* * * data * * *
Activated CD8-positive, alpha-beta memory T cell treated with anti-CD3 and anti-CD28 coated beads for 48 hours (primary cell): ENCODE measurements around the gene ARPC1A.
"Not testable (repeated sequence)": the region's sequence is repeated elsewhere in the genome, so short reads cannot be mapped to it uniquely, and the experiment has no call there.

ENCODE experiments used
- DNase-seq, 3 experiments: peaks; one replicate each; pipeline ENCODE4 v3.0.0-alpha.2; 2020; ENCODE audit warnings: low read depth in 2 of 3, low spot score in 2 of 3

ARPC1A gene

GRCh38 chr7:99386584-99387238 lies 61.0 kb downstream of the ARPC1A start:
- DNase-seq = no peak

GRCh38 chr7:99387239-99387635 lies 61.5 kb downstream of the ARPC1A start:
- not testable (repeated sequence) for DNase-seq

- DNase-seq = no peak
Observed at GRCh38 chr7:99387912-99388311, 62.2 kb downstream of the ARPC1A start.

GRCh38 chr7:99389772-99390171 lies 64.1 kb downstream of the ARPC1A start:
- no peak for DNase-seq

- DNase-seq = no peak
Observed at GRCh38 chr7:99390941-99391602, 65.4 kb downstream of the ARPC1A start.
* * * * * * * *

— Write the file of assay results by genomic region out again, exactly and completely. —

Activated CD8-positive, alpha-beta memory T cell treated with anti-CD3 and anti-CD28 coated beads for 48 hours (primary cell): ENCODE measurements around the gene ARPC1A.
"Not testable (repeated sequence)": the region's sequence is repeated elsewhere in the genome, so short reads cannot be mapped to it uniquely, and the experiment has no call there.

ENCODE experiments used
- DNase-seq, 3 experiments: peaks; one replicate each; pipeline ENCODE4 v3.0.0-alpha.2; 2020; ENCODE audit warnings: low read depth in 2 of 3, low spot score in 2 of 3

ARPC1A gene

GRCh38 chr7:99386584-99387238 lies 61.0 kb downstream of the ARPC1A start:
- DNase-seq = no peak

GRCh38 chr7:99387239-99387635 lies 61.5 kb downstream of the ARPC1A start:
- not testable (repeated sequence) for DNase-seq

- DNase-seq = no peak
Observed at GRCh38 chr7:99387912-99388311, 62.2 kb downstream of the ARPC1A start.

GRCh38 chr7:99389772-99390171 lies 64.1 kb downstream of the ARPC1A start:
- no peak for DNase-seq

- DNase-seq = no peak
Observed at GRCh38 chr7:99390941-99391602, 65.4 kb downstream of the ARPC1A start.